Genius has within it the seeds of its own destruction. Bill Monroe labored for years to find and develop a musical sound he heard in his head. He experimented throughout his sojourn in the industrial necklace around the Great Lakes with combinations of instruments, tempos, and musical structures, restlessly seeking something he couldn't quite find. He and his brother Charlie toured, played together, fought, and finally separated. He joined the Grand Old Opry, becoming recognized as a star of country music.
But in 1945, Jim Shumate brought Earl Scruggs to an audition, and Monroe heard it. He heard the fast-paced, rolling sound of the banjo creating a new syncopation -- a new conception of how the instrument should and could sound -- and he added it to his band. Monroe knew he had found “it,” and bluegrass music was born.
Today, many people see that period as the Golden Age of bluegrass, and bands across the country try to emulate it, copy it, capture and bottle it, doing exactly the same renditions as those made into hits by Bill Monroe, Lester Flatt, Earl Scruggs, and the Foggy Mountain Boys.
When a movement called newgrass emerged, with a rock- and folk-influenced alternative sound, some embraced it as a new interpretation of what by the 1970s had become traditional music. Others rejected it as “not bluegrass,” and WIBA (which stands for What Is Bluegrass Anyway?) was born.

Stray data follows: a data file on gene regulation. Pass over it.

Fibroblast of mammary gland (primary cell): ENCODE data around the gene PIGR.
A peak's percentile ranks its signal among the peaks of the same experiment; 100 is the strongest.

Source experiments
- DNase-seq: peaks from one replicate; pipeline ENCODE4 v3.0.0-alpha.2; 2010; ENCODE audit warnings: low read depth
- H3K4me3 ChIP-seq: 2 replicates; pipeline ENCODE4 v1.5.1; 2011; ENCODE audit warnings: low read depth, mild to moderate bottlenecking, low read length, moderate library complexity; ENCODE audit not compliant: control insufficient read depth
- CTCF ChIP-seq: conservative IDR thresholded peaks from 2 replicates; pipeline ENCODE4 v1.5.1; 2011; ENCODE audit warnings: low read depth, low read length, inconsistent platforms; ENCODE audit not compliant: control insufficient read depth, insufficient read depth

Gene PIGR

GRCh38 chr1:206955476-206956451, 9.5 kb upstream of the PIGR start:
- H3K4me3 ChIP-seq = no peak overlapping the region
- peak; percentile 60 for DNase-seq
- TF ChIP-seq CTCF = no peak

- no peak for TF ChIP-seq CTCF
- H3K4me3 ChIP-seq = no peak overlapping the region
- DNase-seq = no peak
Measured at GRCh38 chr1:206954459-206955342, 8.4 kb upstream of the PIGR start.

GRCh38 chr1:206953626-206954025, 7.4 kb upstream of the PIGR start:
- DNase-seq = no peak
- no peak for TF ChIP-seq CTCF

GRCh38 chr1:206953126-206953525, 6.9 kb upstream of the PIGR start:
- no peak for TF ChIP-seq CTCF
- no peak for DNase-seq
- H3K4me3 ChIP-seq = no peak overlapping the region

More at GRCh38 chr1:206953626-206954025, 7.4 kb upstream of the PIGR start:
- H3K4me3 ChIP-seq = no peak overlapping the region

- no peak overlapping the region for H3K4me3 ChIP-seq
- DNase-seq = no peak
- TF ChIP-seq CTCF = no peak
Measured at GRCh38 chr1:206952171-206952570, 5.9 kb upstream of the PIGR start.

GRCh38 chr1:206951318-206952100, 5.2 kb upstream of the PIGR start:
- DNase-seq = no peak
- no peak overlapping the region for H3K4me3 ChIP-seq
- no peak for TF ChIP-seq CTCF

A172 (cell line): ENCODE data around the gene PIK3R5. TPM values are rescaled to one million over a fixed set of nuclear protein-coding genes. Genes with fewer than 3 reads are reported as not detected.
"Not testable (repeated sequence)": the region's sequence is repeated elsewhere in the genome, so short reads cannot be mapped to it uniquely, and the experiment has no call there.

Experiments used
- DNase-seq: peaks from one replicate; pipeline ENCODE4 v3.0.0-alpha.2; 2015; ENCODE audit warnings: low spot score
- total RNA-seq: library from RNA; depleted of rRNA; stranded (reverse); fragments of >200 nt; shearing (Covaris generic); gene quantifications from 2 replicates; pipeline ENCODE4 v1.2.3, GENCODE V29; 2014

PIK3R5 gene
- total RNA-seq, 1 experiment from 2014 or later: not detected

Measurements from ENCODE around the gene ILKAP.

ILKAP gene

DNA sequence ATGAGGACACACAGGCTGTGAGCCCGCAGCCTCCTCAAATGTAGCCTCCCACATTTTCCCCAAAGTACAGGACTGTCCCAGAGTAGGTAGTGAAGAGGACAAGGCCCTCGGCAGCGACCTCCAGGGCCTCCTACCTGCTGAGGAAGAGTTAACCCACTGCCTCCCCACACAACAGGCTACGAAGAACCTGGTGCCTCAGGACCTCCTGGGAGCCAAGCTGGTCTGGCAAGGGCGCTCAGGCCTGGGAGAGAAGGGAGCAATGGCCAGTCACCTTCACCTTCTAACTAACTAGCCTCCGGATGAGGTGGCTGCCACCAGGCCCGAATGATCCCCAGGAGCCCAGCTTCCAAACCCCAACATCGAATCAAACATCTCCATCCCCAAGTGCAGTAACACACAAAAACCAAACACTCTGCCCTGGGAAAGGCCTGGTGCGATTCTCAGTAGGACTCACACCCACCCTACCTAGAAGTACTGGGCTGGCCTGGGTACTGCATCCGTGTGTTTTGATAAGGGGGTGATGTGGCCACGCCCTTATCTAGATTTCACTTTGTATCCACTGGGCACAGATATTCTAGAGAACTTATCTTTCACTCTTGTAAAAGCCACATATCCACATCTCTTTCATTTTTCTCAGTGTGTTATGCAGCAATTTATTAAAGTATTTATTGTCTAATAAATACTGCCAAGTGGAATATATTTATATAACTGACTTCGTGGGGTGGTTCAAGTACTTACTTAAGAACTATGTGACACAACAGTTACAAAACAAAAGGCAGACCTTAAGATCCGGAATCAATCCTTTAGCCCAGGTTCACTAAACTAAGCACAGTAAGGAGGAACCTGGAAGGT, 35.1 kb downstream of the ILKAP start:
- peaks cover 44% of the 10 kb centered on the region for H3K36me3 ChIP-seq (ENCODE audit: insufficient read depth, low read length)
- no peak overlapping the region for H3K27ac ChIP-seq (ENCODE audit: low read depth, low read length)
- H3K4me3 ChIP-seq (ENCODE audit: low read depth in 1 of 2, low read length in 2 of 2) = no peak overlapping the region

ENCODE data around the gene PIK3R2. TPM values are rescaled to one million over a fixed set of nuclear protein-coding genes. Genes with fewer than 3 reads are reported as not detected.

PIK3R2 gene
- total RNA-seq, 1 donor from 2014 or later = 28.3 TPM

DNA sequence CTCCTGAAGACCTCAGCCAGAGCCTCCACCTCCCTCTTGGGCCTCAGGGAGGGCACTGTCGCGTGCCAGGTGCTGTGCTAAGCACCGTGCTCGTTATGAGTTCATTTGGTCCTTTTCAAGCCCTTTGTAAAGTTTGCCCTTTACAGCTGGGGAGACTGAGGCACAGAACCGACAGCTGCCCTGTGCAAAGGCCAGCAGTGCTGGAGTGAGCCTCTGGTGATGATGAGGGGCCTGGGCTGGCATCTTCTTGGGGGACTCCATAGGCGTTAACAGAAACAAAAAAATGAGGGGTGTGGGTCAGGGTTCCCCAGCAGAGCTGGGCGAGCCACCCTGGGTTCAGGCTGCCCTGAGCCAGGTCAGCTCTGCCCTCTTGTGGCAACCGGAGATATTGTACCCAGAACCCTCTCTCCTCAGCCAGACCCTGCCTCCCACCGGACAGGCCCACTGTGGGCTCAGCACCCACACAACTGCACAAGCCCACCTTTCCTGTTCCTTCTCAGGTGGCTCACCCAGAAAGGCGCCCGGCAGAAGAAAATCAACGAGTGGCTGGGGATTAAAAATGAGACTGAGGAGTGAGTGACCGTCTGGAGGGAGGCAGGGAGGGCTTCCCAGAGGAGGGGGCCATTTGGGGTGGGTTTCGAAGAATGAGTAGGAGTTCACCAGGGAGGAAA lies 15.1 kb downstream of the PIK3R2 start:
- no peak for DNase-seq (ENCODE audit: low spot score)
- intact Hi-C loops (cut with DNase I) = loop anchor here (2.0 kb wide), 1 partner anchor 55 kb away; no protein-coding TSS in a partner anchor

I've been reading a book called The Geography of Genius. In it, the author, Eric Weiner, embarks on a journey around the world visiting cities and eras where genius exploded and flourished for a brief period of time before dying out, as the innovation and creativity of the society dried up and blew away. Weiner discovers that, in an effort to maintain, memorialize, and institutionalize the genius of a time, the impact of innovation dies off and becomes merely a copy of a once-great idea.
In bluegrass, as in all genres of music, the winds of change in taste, technology, and fashion moved in two revolutionary directions: the brief and exciting folk music craze and the longer and broader roots and branches of rock and roll. As these two strands grew in popularity, Monroe's career plunged, only to be revived when Elvis Presley recorded his “Blue Moon of Kentucky” in a new way. Monroe embraced it.
Monroe, then a much older and maybe even wiser man, continued to develop his striving genius. He became the first man to be enshrined in three halls of fame: bluegrass, country, and rock and roll.
In the 1970s and '80s, it took two extraordinary bands to remind bluegrass fans of the greatness of the first generation of bluegrass musicians represented by Flatt & Scruggs and the Stanley Brothers (Carter and Ralph). The Bluegrass Album Band (primarily 1980 – 1984) and the Johnson Mountain Boys (1978 – 1996) each sought to “revive” the work and the sound of these two early and hugely creative bands. Though the Johnson Mountain Boys wrote many original songs, their work sought to retain the traditions established by, particularly, the two earlier bands, representing two contrasting but related traditions.